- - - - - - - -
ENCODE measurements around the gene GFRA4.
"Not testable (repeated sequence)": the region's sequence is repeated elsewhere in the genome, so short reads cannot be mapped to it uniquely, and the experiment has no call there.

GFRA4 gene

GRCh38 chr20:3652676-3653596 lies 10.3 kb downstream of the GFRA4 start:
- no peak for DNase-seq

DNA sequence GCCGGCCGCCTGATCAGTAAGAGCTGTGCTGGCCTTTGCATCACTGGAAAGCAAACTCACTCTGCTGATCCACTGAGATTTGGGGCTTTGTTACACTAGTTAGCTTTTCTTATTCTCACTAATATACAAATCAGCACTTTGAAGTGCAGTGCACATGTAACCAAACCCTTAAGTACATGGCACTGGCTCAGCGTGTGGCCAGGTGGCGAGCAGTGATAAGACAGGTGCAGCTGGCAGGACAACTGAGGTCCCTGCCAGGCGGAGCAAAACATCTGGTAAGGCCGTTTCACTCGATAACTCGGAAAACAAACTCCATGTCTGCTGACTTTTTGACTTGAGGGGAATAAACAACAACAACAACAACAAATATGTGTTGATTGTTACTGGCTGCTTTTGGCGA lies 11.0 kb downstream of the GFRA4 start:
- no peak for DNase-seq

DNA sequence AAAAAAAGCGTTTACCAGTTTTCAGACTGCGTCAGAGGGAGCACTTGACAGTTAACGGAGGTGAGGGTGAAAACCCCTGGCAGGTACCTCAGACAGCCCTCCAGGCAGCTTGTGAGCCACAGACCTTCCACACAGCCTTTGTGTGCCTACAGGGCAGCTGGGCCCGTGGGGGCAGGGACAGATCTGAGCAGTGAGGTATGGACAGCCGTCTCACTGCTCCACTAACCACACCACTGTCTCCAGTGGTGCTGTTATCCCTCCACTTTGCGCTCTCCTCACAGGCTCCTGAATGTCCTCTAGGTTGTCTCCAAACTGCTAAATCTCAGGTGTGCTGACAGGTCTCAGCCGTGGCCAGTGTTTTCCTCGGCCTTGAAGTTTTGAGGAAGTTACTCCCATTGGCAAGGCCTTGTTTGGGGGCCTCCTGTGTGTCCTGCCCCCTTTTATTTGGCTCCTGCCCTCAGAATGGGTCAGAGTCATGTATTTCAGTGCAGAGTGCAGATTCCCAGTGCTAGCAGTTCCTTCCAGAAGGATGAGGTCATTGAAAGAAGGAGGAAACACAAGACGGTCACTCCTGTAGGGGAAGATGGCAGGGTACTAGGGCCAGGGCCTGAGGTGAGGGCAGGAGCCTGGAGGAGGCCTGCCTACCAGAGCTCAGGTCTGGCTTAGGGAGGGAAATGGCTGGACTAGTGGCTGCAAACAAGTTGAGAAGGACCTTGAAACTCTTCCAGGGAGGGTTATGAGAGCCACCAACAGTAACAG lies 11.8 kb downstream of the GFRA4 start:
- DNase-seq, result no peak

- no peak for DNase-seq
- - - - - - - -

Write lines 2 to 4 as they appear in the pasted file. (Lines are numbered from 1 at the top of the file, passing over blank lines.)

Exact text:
"Not testable (repeated sequence)": the region's sequence is repeated elsewhere in the genome, so short reads cannot be mapped to it uniquely, and the experiment has no call there.

GFRA4 gene

GRCh38 chr20:3652676-3653596 lies 10.3 kb downstream of the GFRA4 start: